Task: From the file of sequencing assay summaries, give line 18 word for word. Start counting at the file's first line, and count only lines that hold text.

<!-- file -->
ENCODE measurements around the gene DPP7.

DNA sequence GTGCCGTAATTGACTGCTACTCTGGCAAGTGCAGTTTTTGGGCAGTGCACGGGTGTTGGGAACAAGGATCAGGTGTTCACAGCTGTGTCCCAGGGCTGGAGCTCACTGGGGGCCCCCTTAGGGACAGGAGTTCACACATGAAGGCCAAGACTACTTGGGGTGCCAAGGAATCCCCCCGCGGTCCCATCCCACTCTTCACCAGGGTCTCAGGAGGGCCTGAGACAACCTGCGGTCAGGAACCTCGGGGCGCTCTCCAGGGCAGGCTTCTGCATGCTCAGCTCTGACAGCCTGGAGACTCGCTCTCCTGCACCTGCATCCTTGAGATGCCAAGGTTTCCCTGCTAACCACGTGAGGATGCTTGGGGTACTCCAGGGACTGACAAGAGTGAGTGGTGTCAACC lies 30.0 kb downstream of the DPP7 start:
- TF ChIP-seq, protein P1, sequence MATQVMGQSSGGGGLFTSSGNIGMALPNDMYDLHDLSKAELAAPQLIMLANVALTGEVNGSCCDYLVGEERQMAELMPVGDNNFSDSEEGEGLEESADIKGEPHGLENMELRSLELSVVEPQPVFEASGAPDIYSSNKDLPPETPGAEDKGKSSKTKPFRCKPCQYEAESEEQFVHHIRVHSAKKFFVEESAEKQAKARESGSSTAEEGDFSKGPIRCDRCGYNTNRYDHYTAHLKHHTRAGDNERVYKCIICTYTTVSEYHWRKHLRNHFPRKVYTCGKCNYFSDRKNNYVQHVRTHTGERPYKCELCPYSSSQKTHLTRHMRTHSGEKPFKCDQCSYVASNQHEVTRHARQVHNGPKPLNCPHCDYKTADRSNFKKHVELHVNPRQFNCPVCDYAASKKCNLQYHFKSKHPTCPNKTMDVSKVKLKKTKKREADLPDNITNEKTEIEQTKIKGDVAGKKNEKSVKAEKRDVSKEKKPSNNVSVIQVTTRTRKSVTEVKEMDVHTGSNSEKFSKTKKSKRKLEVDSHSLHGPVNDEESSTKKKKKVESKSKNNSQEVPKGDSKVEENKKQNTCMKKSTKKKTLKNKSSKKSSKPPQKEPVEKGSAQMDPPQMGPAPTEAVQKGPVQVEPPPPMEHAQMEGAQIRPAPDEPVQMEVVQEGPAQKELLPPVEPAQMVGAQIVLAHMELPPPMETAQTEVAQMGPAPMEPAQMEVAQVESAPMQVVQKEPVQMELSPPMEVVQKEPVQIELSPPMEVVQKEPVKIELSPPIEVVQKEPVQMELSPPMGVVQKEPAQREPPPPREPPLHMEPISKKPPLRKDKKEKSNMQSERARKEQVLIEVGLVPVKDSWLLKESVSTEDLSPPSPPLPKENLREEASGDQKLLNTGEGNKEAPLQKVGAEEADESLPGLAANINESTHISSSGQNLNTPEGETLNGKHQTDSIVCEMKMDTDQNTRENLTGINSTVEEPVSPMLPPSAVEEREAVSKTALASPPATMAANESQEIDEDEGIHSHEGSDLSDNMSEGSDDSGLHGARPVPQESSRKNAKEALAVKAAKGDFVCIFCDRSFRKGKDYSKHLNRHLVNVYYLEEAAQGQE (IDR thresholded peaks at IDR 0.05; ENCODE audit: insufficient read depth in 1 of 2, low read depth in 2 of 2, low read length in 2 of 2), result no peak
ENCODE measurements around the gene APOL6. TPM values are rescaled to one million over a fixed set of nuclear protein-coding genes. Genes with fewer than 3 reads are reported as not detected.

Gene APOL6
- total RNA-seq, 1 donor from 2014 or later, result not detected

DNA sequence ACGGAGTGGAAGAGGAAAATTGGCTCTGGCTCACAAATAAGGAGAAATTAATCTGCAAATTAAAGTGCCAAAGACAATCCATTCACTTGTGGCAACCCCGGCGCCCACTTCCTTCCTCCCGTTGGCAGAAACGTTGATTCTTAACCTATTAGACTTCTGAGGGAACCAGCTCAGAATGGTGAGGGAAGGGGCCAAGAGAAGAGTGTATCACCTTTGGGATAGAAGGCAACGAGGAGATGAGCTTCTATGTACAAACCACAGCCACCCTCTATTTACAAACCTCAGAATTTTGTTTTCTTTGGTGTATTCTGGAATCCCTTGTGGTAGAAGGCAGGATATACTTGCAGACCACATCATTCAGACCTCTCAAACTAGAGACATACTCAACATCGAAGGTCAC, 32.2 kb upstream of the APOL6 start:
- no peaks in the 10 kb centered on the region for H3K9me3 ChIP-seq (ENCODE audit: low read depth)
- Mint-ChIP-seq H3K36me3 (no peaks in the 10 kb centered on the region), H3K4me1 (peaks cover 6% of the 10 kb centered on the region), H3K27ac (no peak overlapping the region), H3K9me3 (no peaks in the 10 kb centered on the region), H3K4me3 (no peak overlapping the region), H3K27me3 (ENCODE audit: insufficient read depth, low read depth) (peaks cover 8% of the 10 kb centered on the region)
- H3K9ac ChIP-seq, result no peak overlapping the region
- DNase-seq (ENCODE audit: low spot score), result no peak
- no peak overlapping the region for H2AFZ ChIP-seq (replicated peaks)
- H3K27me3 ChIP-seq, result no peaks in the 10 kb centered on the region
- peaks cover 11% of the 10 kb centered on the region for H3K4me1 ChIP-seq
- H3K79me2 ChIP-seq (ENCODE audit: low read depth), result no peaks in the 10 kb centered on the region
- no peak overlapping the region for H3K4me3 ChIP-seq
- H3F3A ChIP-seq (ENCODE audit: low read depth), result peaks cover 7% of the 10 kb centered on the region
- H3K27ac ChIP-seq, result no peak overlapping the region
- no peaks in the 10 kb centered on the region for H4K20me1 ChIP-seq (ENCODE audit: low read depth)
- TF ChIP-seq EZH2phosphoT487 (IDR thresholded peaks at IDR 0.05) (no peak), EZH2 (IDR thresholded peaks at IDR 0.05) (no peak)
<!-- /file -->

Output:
- H3K27ac ChIP-seq, result no peak overlapping the region